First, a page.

Fruit spirit and rice wine
In the wine making process there is a lot of waste, or left over grape skin. This is pomace.
After the grapes have been pressed (for wine), the pomace retains a lot of moisture. These skins are mixed with water and then fermented.
This process gives pomace brandies a pronounced herbaceous and spicy aroma.
Grappa is a pomace brandy which can only be made in Italy.
They are notable for their herbaceous flavours and good ones should express the characteristics of the grapes they use.
Typically, Grappa is not matured in oak, but rather in inert vessels (such as glass or stainless steel) which imparts no flavour, but does add to a more complete mouthful and texture.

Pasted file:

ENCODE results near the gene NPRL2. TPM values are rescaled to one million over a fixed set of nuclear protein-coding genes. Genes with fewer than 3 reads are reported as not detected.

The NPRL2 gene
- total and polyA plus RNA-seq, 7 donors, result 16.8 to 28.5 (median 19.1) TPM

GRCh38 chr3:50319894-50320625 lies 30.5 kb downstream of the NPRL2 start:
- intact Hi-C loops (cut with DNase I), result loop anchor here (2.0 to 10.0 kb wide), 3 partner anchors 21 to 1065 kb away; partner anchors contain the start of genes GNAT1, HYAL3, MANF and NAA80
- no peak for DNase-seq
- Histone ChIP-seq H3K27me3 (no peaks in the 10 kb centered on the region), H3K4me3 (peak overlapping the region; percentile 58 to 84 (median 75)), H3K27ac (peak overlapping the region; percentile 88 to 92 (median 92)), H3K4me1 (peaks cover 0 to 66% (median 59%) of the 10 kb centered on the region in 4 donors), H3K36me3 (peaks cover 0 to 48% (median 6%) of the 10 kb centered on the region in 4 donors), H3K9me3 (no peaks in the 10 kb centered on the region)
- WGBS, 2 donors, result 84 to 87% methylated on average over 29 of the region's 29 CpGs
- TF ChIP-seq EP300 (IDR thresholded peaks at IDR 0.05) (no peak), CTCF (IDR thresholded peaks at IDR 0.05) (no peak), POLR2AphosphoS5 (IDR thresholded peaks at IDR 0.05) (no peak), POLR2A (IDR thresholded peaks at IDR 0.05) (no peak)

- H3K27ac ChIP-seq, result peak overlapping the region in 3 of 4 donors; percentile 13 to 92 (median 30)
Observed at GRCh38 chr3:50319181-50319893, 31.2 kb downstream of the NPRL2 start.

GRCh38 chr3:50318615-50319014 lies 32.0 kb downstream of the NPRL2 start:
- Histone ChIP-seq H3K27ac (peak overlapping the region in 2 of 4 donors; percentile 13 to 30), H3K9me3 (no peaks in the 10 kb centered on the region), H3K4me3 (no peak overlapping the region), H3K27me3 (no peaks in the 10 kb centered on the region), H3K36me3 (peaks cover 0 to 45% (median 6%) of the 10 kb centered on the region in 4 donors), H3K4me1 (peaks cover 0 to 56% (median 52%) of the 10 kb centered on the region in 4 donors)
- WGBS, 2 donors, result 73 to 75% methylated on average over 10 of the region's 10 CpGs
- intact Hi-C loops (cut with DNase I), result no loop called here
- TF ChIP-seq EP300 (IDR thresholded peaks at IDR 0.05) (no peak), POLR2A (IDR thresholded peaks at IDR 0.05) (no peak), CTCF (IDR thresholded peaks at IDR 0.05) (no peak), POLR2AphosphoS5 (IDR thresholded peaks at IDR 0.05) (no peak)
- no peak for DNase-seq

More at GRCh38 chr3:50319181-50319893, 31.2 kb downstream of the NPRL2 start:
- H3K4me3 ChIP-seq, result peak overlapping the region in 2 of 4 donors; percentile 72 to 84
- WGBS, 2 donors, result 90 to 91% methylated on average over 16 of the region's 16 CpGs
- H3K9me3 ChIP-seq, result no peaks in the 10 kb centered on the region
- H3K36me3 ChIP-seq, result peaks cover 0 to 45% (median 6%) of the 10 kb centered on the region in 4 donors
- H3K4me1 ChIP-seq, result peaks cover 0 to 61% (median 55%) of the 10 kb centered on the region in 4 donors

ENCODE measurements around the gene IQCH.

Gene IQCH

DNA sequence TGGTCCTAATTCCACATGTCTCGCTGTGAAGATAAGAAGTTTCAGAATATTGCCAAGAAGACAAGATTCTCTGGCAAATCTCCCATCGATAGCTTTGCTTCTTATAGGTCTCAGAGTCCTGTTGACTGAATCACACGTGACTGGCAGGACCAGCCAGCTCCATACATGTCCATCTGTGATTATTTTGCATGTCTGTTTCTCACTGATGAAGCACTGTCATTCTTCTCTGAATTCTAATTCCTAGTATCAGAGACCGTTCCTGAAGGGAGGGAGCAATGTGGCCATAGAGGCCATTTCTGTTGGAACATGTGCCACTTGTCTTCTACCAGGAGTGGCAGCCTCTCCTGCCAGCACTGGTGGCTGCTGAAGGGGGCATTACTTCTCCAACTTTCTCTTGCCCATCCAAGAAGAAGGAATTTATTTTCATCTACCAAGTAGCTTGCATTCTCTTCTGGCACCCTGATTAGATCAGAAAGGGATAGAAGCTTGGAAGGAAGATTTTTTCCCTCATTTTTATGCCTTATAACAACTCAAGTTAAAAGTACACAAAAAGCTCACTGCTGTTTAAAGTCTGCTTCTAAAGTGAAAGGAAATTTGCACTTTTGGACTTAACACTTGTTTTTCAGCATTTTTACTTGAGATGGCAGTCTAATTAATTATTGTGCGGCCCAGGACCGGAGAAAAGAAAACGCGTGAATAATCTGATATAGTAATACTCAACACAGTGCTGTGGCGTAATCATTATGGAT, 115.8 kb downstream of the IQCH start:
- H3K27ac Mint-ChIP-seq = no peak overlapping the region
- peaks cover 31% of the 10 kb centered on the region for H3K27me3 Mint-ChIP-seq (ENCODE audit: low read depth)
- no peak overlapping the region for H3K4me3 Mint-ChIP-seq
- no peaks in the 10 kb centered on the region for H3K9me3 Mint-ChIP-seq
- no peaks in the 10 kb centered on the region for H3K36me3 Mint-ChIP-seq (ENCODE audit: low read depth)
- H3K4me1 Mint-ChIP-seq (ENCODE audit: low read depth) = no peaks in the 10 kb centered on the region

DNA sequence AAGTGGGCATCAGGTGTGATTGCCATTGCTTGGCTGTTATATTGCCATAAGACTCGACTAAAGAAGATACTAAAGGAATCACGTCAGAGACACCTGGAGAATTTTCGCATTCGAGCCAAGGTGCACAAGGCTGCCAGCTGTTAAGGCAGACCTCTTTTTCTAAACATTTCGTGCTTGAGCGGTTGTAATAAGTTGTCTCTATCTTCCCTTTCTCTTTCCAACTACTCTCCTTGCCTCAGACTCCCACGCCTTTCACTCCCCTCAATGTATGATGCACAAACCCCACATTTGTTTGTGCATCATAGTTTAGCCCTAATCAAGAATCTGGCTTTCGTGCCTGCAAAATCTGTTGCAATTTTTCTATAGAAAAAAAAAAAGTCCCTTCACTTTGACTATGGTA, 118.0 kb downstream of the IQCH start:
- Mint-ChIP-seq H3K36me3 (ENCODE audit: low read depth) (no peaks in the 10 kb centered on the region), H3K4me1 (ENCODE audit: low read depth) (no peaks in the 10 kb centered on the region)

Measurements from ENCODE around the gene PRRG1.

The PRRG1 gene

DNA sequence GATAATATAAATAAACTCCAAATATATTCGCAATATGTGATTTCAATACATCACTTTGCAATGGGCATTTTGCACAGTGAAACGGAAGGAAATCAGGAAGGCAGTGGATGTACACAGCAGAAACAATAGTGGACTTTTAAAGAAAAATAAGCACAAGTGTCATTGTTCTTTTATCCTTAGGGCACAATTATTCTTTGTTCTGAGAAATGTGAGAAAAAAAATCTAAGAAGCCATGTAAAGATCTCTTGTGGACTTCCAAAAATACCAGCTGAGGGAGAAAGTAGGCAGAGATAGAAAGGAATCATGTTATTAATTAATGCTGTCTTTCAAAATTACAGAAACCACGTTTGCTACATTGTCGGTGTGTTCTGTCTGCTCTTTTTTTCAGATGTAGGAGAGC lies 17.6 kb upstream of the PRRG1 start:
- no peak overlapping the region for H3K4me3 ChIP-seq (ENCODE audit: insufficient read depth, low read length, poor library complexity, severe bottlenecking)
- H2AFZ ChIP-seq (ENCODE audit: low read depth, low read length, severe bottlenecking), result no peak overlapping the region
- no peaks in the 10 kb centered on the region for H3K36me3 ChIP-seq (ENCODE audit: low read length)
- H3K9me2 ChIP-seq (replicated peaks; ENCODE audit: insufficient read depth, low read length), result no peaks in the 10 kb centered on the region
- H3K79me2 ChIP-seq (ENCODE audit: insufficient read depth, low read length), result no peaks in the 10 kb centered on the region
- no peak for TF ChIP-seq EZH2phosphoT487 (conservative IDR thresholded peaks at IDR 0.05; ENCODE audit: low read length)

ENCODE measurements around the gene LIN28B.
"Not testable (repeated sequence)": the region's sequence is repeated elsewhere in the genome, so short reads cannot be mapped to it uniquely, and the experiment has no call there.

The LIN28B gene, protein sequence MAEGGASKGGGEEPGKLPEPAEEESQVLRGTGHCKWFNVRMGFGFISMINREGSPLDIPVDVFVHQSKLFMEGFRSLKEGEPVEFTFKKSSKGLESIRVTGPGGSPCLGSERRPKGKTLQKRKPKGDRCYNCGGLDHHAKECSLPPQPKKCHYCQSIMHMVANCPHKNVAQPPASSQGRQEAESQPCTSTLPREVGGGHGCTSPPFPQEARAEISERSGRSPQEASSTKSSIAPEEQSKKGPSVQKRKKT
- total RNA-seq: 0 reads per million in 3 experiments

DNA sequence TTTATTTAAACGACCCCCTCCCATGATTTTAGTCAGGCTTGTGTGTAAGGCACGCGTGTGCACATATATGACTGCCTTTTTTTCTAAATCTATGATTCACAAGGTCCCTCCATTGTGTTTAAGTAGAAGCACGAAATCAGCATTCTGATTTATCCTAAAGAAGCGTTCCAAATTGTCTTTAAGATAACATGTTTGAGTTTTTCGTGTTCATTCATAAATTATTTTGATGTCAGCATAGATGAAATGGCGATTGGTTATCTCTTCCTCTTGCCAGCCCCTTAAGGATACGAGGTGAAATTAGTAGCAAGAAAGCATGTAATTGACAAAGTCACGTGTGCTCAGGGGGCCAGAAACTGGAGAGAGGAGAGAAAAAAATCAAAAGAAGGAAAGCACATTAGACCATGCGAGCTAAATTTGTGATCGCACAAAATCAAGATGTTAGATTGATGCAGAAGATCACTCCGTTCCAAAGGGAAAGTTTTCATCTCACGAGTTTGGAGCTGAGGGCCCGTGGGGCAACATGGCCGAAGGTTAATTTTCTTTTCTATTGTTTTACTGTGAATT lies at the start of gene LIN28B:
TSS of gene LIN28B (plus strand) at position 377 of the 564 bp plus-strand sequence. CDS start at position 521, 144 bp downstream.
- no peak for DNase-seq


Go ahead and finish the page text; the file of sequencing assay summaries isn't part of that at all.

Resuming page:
Pisco, the basis of the Pisco Sour cocktail, hails from Peru and Chile.
Pisco is a pot distilled pomace brandy, favouring the aromatic Muscat grape. Chilean Pisco can be matured (for a short period) in oak casks, however the Peruvians prefer their pisco unaged – in-fact, it is a legal requirement. This gives them a fragrant and fruity character.
Sake (Saké) is made by fermenting rice – hence a common name; “Japanese Rice Wine”. The rice is ‘polished’ (i.e.; it is white rice – it has had it’s husk, brand and germ removed).
There are many different designations of Sake, depending on the ingredients, rice polishing ratio and percentage of Kōji rice.
Other names you may see on a bottle of Sake may refer to ways the starter mash is made (Kimono, Yamahai, Sokujō) and different handling after the fermentation process (Namasake, Genshu, Muroka, Nigorizake, Seishu, Koshu, Taruzake and more…).
Sake is quite a complex drink..
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